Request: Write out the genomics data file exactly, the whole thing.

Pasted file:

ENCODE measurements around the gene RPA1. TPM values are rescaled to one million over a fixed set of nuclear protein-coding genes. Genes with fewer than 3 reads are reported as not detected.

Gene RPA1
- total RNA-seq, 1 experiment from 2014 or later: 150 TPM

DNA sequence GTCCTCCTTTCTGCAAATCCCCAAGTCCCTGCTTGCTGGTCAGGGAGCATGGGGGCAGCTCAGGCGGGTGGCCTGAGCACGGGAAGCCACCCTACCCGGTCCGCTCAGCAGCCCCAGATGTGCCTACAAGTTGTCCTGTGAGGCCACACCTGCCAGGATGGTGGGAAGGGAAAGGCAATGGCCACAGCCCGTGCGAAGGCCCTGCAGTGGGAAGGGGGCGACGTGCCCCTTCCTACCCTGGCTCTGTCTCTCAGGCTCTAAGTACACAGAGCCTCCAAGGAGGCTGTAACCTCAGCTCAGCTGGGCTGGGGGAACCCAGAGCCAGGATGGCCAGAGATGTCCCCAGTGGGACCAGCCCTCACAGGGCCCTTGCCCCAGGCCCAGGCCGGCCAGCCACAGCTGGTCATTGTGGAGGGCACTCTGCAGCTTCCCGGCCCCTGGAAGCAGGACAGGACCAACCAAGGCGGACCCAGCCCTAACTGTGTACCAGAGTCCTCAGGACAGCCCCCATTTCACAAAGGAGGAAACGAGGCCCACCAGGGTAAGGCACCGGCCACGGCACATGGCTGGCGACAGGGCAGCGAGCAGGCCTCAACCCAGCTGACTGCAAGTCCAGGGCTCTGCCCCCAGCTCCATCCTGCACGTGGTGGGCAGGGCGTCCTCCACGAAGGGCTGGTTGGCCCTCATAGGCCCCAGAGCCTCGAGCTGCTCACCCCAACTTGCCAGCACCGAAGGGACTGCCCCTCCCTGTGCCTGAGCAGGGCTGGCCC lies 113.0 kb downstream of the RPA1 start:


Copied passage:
ENCODE measurements around the gene RPA1. TPM values are rescaled to one million over a fixed set of nuclear protein-coding genes. Genes with fewer than 3 reads are reported as not detected.

Gene RPA1
- total RNA-seq, 1 experiment from 2014 or later: 150 TPM

DNA sequence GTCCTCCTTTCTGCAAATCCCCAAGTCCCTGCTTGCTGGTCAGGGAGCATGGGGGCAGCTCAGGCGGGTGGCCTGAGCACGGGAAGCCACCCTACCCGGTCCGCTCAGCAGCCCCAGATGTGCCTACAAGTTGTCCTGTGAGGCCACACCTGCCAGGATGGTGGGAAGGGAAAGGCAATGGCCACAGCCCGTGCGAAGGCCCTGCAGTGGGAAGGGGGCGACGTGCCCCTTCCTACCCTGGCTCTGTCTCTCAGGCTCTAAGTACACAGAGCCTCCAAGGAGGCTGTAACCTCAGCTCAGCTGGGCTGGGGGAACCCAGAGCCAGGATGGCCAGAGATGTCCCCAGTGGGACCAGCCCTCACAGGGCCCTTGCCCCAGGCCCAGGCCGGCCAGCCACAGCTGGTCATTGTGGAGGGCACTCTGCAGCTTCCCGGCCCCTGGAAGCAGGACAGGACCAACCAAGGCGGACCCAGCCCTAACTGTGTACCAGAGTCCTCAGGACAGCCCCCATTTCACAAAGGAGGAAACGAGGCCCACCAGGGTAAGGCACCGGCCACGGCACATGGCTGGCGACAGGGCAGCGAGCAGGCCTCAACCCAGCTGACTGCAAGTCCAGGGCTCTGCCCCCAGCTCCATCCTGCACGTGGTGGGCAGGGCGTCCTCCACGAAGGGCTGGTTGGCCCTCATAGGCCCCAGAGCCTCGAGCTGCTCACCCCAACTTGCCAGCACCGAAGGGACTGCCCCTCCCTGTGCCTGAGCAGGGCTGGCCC lies 113.0 kb downstream of the RPA1 start: